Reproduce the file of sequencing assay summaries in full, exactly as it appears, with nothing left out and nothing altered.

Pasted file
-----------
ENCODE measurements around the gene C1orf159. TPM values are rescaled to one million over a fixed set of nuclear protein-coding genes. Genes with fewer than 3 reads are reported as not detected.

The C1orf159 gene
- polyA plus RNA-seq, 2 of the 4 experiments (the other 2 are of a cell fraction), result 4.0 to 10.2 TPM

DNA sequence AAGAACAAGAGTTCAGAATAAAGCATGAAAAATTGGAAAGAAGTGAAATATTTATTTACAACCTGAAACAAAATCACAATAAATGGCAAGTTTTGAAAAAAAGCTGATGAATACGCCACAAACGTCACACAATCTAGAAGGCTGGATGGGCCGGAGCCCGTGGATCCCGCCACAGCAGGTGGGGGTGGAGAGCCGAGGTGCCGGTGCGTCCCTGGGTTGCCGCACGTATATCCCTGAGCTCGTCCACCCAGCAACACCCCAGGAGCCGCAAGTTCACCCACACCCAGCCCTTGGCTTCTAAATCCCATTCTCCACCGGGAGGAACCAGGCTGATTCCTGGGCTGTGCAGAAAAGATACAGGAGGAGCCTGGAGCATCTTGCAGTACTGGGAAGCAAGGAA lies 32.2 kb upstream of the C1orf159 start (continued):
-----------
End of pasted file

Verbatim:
ENCODE measurements around the gene C1orf159. TPM values are rescaled to one million over a fixed set of nuclear protein-coding genes. Genes with fewer than 3 reads are reported as not detected.

The C1orf159 gene
- polyA plus RNA-seq, 2 of the 4 experiments (the other 2 are of a cell fraction), result 4.0 to 10.2 TPM

DNA sequence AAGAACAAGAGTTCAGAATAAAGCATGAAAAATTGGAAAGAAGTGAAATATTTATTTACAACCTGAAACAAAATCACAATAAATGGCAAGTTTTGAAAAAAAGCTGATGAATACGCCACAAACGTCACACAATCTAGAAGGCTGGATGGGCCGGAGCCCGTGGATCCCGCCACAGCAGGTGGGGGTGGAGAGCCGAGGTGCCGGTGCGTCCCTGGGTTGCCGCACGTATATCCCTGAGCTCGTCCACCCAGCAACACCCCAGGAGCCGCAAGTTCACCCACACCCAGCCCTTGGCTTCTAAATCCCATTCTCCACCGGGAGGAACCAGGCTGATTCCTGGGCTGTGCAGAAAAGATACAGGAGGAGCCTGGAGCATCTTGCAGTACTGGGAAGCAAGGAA lies 32.2 kb upstream of the C1orf159 start (continued):